Nonsurgical treatment options for elbow arthritis includes:

  • Activity modification
  • Corticosteroid injections
  • Icing or applying heat to the inflamed elbow
  • Pain or anti-inflammatory medication
  • Patient education about symptom management

If these methods do not offer enough relief for your elbow arthritis, you may qualify for elbow surgery. Your orthopaedic team will discuss what the best options are for treating your particular case of elbow arthritis.

Elbow Arthritis Surgery

Elbow arthritis is a common condition that can be treated with surgery in some cases. Your orthopaedic surgeon may assess whether total elbow replacement or arthroscopic procedures, among others, will allow you to achieve your desired outcome. These surgeries are designed not only to help you get back to doing the things you want but also provide for enhanced functionality. You and your orthopaedic surgeon will determine if surgery is the right option for you.

Depending on the severity of your unique case, your physician may recommend one or more of the following surgeries to treat elbow arthritis:

Advanced Arthroscopic Techniques to Treat Elbow Arthritis

Arthroscopic surgery is considered minimally invasive and can be used for pain relief of specific joint conditions. It entails making a small incision and inserting an arthroscope, which has a tiny camera that allows your doctor to see the bones, joints, ligaments and soft tissues in the elbow. Your doctor will be able to remove damaged tissue or repair any parts that have been harmed through this very small incision in your elbow. Recovery times are shorter with arthroscopic surgery because patients experience less pain and there are fewer wound complications in terms of infections.

Total Elbow Replacement

Our doctors have extensive experience with total elbow replacement utilizing artificial parts. It’s what they do best. In a total elbow replacement, the doctor replaces the component of your elbow, which includes the humerus and ulna, with artificial parts. Total elbow replacement surgery is usually regarded as a highly complicated procedure that may involve more than one specialist in order to ensure safe results. Total elbow replacements can either be performed using both elements being linked together or by separating them altogether – enabling for better mobility and greater flexibility after surgery.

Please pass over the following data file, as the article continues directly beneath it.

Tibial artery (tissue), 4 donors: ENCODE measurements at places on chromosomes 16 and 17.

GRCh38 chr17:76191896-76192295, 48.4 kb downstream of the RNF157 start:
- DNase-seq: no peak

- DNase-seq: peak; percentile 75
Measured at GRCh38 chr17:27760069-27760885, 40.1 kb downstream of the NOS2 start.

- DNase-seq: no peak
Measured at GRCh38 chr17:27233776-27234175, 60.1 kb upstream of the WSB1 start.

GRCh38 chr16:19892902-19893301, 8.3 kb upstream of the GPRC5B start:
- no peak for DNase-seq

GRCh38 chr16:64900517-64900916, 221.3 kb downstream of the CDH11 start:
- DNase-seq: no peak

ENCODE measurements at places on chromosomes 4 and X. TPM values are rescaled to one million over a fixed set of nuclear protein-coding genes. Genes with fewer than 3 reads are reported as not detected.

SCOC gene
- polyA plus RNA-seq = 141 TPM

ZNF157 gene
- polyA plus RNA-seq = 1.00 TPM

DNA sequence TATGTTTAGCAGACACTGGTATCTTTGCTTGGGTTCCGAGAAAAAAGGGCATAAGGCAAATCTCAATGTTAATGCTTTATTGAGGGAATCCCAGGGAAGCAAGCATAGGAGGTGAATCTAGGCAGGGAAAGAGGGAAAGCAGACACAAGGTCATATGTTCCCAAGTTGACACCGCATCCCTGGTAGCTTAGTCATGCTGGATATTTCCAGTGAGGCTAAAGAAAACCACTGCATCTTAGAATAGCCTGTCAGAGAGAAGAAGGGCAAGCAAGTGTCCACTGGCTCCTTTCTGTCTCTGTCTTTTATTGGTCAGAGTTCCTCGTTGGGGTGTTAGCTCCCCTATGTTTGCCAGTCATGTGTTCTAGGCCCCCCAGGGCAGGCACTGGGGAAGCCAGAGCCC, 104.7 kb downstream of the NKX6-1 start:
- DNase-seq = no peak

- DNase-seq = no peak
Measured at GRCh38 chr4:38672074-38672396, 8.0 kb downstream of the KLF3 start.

Physical therapy is extremely beneficial because it helps people who have been injured to regain movement. Total elbow replacements allow for restored mobility and eliminates or greatly reduces pain for a better quality of life.

Elbow Arthritis Surgery Recovery

Your arm may be in a cast for several weeks after surgery. Your doctor will recommend that you ice and elevate your elbow after surgery to reduce pain and swelling. Pain management specialists work with your orthopaedic team to significantly reduce or eliminate your pain to get your elbow back to maximum function as soon as possible. Our pain management program offers the latest techniques which reduce the need for narcotics. 

Depending on what condition you have, and what type of surgery you had, your doctor might have you begin physical therapy to:

  • improve range of motion and function
  • Increase strength and flexibility
  • Prevent stiffness in the elbow joint